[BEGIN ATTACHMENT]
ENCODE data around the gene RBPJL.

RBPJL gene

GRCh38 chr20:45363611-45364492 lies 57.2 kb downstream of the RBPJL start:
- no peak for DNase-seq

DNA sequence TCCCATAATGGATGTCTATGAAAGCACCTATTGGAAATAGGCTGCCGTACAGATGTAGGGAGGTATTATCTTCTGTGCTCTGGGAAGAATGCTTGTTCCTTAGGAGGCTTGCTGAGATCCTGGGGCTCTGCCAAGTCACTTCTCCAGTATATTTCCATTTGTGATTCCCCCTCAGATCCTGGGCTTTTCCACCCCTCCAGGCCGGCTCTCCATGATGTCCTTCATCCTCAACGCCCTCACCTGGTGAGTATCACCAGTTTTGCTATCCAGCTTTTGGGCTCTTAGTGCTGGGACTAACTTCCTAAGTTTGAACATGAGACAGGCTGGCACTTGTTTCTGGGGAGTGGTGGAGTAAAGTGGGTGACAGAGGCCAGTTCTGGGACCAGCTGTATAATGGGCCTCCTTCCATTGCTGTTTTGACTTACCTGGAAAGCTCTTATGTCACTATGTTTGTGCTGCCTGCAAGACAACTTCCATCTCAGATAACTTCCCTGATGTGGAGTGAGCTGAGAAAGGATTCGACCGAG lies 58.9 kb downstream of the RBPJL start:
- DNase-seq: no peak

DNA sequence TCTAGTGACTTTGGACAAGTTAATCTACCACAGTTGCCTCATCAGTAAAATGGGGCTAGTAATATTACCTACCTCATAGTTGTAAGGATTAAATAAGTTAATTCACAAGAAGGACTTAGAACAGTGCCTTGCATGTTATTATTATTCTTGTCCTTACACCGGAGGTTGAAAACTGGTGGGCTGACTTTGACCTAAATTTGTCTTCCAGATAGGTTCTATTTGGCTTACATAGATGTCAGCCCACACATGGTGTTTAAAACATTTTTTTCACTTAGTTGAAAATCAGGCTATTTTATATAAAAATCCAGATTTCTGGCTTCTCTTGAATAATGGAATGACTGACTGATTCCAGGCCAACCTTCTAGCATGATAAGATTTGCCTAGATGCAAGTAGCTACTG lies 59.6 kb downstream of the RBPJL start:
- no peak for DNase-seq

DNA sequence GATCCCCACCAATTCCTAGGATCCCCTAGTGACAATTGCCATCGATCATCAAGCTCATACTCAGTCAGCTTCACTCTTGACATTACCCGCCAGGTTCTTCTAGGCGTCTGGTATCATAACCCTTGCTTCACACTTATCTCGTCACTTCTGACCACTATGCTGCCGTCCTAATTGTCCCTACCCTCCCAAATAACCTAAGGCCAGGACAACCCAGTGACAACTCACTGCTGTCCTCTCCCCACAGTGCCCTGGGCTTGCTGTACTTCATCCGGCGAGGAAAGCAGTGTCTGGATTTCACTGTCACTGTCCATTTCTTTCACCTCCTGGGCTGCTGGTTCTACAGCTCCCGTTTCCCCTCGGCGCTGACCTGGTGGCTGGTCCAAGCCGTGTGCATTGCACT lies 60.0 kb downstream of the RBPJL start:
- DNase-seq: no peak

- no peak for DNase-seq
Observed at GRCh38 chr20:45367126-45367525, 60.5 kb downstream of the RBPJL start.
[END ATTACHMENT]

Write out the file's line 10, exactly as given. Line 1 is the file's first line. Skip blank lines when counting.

- DNase-seq: no peak